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Access (or search for) Information

Accessing (or searching for) information entails using the

Use the right database(s).

When selecting the right database, consider what format of information you are looking for and what subjects are relevant to your topic. Examples of databases are the library catalog, items listed under databases, and search engines such as Google. A search engine is a website that allows the searching of a database of other websites.

Format - This depends on how current your information needs to be. The below bullets give a general idea about how the format of information relates to its currency; however, there can be overlaps. For example, you may want some historical information (books) that may have caused a current event (newspapers and magazines).

Development of Information after an Event

Event Occurs Information Appears:
Minutes/Hours after Web pages, Television, Radio
Days after Newspapers
Weeks after Magazines
Months after Journals
Years after Books, eBooks

Learn how information develops after an event occurs - Information Cycle - created by Penn State University Libraries

What database to use to find what format?

Subjects - This depends on the topic of your research. The library's databases are classified by subject, by alphabet, and by provider. Using the subject listing, you can select the subject that relates to your topic and view all the databases with that subject. NOTE: Use a general database if your topic doesn't relate to any of the subjects or to begin your research.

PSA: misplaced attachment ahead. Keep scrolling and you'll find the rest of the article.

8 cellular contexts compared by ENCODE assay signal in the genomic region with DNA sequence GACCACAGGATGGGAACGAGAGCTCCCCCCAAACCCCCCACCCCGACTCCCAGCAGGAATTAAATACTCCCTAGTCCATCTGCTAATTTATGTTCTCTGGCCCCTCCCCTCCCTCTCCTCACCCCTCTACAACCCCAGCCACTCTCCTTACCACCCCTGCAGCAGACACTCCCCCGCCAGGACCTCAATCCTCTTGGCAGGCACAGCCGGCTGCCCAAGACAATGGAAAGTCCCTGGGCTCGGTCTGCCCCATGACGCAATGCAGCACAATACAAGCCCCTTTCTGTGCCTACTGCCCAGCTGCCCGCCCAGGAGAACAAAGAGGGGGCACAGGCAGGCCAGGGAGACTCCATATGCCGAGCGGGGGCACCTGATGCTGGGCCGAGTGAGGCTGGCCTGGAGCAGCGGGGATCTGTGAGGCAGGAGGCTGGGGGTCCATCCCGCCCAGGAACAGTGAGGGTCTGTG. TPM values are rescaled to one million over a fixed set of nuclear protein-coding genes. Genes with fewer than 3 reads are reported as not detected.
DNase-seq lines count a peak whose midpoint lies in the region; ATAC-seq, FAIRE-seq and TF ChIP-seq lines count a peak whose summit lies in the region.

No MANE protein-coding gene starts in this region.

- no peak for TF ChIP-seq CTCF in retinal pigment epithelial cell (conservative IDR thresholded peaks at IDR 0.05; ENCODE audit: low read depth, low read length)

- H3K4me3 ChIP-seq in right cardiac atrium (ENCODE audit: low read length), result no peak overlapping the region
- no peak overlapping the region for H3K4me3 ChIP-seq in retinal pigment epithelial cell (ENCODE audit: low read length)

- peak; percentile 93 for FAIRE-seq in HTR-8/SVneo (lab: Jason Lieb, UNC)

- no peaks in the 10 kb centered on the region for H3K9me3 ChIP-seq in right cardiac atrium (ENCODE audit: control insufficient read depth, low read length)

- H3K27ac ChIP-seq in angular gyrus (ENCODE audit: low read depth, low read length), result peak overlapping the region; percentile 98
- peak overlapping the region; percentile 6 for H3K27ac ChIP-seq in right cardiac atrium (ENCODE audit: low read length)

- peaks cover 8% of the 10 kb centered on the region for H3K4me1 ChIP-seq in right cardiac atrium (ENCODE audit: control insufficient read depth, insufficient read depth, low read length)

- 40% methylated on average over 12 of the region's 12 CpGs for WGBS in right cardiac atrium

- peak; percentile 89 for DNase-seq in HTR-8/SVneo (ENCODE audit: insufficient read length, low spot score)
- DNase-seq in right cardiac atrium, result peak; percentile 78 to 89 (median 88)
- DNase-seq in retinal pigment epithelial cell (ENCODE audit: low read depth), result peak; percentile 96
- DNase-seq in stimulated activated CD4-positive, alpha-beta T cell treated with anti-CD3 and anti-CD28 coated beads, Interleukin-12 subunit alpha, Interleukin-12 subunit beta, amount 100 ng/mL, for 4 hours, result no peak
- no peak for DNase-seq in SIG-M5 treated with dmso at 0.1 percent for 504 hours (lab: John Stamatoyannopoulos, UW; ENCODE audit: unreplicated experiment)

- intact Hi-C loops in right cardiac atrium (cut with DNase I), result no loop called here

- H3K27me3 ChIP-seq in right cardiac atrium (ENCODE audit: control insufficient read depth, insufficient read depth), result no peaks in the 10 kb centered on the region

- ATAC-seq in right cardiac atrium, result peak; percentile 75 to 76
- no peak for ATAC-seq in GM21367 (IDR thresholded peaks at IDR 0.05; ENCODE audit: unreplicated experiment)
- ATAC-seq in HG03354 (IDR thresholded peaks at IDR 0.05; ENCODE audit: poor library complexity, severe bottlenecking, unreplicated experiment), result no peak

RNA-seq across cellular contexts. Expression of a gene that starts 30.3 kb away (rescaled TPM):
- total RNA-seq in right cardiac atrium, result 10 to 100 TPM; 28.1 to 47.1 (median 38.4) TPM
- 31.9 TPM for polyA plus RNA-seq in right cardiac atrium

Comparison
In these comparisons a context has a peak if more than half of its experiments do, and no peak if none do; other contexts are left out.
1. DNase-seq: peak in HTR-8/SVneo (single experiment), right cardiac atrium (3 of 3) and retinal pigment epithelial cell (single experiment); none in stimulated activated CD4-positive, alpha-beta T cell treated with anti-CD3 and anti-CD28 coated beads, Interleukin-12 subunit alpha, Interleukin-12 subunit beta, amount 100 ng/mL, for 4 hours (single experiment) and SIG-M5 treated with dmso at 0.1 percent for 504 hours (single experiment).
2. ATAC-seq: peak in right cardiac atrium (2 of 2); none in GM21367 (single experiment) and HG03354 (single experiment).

Use the right access point(s).

Access points are how you search a database. Most often you can change your access to the database by selecting a point or combination of points from a drop down box next to the text boxes where you enter your terms. Since search engines only have one point (keyword), they can be difficult to focus a search.

Some common access points are:

  • keyword - use any terms but not all results will be relevant,
  • subject - all retrieved results are relevant but must use exact terms or phrases the database applies to describe a particular topic,
  • author - search the database for the works by an author, and
  • title - search the database for works that have terms or phrases in the title.

Use the right term(s).

Think of terms you would use to find information on your topic. Consider synonyms, slang, or regional words. Each database may use different terms but start with what worked in a previous database search. Use Boolean logic (and to narrow, or to broaden, not to exclude) to link the terms together.

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